Flu vaccine: This is CDC Clinic Chief Nurse Lee Ann Jean-Louis extracting Influenza Virus Vaccine, Fluzone® from a 5 ml. vial.
Flu vaccine: This is CDC Clinic Chief Nurse Lee Ann Jean-Louis extracting Influenza Virus Vaccine, Fluzone® from a 5 ml. vial.Courtesy CDC/Jim Gathany

Did you know back in February scientist and medical professionals selected the influenza virus strains for the upcoming flu season? Now that it is July the pharmaceutical companies are well into manufacturing, purification and testing the vaccine. Meanwhile, it is winter and flu season in the southern hemisphere and the virus is busy mutating. The big question on everyone’s mind is will it mutate so much that the northern hemisphere vaccine will be ineffective?
I agree with Dr. Steven Salzberg remarks in his recent Nature commentary

"The current system, in which most of the world’s vaccine supply is grown in chicken eggs, is an antiquated, inefficient method requiring six months or more to ramp up production, which in turn means that the vaccine strains must be chosen far in advance of each flu season. More crucially it sometimes prevents the use of the optimal strain, as it did in 2007."

Influenza (the flu) is a serious disease
Each year in the United States, on average:

  • 5% to 20% of the population gets the flu;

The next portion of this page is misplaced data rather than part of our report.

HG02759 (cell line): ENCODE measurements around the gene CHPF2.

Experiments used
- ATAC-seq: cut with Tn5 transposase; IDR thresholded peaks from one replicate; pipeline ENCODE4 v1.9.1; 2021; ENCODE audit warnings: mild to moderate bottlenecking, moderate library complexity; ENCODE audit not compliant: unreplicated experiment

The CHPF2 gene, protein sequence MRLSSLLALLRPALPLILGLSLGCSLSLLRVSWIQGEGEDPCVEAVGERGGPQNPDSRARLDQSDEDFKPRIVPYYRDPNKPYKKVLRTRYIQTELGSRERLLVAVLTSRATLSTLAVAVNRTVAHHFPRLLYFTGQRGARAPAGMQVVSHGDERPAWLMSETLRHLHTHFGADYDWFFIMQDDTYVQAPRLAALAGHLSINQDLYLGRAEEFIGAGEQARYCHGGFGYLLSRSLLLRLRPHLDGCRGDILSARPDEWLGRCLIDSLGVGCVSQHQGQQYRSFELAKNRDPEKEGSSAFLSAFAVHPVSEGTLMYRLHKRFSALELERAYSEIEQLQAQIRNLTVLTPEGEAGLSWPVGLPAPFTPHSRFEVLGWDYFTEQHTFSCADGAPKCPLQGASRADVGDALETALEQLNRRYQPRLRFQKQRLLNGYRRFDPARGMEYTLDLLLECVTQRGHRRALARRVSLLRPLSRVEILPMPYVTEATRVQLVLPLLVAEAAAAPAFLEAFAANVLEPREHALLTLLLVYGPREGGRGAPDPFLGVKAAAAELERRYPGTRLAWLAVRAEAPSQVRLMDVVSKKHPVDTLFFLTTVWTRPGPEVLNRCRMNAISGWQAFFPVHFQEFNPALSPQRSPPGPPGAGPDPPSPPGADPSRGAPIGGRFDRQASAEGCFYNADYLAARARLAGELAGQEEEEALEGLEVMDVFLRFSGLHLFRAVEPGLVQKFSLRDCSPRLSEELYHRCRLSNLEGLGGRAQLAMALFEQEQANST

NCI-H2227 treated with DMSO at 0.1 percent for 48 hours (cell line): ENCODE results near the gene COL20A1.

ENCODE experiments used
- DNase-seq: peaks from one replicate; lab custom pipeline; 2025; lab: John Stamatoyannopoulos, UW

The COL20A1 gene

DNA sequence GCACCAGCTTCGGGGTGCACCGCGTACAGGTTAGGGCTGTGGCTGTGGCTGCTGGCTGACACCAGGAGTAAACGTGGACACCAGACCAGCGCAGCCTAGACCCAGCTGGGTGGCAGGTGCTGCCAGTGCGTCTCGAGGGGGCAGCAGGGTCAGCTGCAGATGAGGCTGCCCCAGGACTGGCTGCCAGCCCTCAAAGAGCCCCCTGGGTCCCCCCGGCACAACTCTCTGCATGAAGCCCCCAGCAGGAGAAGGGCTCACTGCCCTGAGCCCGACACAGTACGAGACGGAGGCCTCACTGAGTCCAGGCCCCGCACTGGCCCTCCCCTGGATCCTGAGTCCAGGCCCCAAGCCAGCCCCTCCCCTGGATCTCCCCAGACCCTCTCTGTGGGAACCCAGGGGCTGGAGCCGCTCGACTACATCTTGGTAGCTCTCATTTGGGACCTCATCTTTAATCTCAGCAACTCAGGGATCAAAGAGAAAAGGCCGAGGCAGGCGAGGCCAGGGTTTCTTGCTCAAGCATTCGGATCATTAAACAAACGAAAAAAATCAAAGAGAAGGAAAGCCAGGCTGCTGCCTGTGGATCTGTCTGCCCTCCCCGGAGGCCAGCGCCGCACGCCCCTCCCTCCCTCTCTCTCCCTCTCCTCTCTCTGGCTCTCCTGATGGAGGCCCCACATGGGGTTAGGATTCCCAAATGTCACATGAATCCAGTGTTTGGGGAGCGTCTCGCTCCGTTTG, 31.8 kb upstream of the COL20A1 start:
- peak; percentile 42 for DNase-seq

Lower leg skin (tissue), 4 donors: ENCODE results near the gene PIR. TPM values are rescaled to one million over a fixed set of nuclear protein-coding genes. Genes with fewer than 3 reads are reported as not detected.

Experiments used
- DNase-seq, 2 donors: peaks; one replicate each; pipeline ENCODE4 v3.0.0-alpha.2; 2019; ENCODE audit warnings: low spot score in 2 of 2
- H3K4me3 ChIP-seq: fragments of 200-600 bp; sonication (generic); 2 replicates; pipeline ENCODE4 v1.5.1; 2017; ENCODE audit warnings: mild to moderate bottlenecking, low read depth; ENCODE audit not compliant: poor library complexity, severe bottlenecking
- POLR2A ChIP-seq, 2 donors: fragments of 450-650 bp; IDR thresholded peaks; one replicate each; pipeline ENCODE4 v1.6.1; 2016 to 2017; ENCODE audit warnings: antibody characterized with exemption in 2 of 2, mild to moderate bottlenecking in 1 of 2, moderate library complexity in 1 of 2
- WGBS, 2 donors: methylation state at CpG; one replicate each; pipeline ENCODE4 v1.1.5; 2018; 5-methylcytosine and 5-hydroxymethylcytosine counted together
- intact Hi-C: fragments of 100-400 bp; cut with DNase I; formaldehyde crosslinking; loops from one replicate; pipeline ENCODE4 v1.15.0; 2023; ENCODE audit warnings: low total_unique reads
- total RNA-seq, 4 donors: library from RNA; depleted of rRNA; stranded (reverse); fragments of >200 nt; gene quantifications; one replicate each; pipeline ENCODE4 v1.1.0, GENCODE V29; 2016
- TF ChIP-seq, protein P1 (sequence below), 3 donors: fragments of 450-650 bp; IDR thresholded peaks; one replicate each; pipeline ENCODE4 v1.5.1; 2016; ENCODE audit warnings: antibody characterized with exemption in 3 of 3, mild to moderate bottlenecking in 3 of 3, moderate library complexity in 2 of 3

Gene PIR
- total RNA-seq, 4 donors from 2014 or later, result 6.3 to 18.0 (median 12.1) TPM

• More than 200,000 people are hospitalized from flu complications, and;
  • About 36,000 people die from flu.

Some vaccine problems in the past
In recent years the match between the vaccine viruses and those identified during the flu season has usually been good. In 16 of the last 20 U.S. influenza seasons, including the 2007-08 season, the viruses in the influenza vaccine have been well matched to the predominant circulating viruses. Since 1988, there has only been one season (1997-98) when there was very low cross-reaction between the viruses in the vaccine and the predominate circulating virus and three seasons (1992-93, 2003-04, and 2007-08) when there was low cross-reaction (CDC). So after last year’s miscalculation the committee picked three new strains for the vaccine this year. One is a current southern hemisphere vaccine virus which they expect will still be present next year. In addition, they predict a second new Type A strain, known as H1N1/Brisbane/59, to also hit, along with a newer Type B/Florida strain.

Dr. Salzberg feels last year’s miscalculation was a failure…

"The harm was thus twofold; people fell ill and their trust in the vaccine system was undermined. This failure could have been predicted, if not prevented, through a more open system of vaccine design, a stronger culture of sharing in the influenza research community and a serious commitment to new technologies for production. The habits of the vaccine community must change for the sake of public health."

He goes on to suggest…

"The process of choosing flu-vaccine strains needs to be much more open. Other scientists, such as those in evolutionary biology with expertise in sequence analysis, could meaningfully contribute to the selection. At present, external scientists cannot review the data that went into the decision, nor can they suggest other types of data that might improve it."

Even with all of these miscalculations, I still feel getting the vaccine is worth the risk. But that doesn’t mean the process shouldn’t be improved. So once again I will be vaccinated and I will make sure my family is too—but what can we do as citizens to improve this process? What will you do?